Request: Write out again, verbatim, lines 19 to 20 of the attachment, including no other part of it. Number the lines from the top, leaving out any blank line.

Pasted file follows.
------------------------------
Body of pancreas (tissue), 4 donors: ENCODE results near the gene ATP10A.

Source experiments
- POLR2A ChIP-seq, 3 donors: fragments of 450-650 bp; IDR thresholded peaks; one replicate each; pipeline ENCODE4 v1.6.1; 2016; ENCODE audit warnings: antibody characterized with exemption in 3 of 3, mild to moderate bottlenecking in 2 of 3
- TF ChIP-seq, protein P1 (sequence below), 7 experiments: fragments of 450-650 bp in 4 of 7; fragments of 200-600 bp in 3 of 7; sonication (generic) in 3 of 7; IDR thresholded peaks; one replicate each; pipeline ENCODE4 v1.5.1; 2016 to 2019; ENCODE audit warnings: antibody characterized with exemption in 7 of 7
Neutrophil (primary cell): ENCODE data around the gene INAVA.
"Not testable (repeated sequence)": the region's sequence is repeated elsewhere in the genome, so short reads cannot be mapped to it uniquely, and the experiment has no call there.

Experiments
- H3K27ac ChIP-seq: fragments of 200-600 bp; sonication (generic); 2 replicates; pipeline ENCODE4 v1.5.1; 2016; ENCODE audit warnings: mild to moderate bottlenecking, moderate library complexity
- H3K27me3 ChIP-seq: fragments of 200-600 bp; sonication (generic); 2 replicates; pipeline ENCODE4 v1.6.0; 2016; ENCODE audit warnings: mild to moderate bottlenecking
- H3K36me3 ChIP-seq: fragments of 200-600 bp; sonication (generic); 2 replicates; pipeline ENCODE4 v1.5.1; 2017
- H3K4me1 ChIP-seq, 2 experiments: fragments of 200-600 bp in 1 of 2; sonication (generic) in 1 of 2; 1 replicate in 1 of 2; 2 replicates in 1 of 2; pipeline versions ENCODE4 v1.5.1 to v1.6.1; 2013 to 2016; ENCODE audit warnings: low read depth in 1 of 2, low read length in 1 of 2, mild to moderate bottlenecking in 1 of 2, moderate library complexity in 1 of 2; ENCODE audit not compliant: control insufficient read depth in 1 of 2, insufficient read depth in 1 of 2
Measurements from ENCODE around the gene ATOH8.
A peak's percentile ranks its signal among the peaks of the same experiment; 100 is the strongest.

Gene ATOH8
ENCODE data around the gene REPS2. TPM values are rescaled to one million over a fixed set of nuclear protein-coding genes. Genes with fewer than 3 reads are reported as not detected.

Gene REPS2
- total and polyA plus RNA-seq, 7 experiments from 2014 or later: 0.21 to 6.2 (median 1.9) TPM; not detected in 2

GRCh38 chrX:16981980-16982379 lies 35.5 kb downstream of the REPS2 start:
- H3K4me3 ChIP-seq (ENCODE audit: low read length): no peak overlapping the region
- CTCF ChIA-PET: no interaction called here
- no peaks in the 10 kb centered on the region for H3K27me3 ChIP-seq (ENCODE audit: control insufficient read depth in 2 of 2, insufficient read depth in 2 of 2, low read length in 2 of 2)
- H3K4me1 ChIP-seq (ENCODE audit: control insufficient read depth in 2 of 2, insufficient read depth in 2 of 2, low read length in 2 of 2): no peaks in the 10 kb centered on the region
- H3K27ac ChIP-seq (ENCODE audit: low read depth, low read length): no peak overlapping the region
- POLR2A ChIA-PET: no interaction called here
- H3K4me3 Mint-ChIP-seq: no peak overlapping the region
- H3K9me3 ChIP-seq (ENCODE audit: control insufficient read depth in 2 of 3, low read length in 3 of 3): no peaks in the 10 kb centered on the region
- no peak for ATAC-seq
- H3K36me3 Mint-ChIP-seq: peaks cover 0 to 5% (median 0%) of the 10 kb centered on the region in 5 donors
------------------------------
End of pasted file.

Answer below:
- H3K4me3 ChIP-seq (ENCODE audit: low read length): no peak overlapping the region
- CTCF ChIA-PET: no interaction called here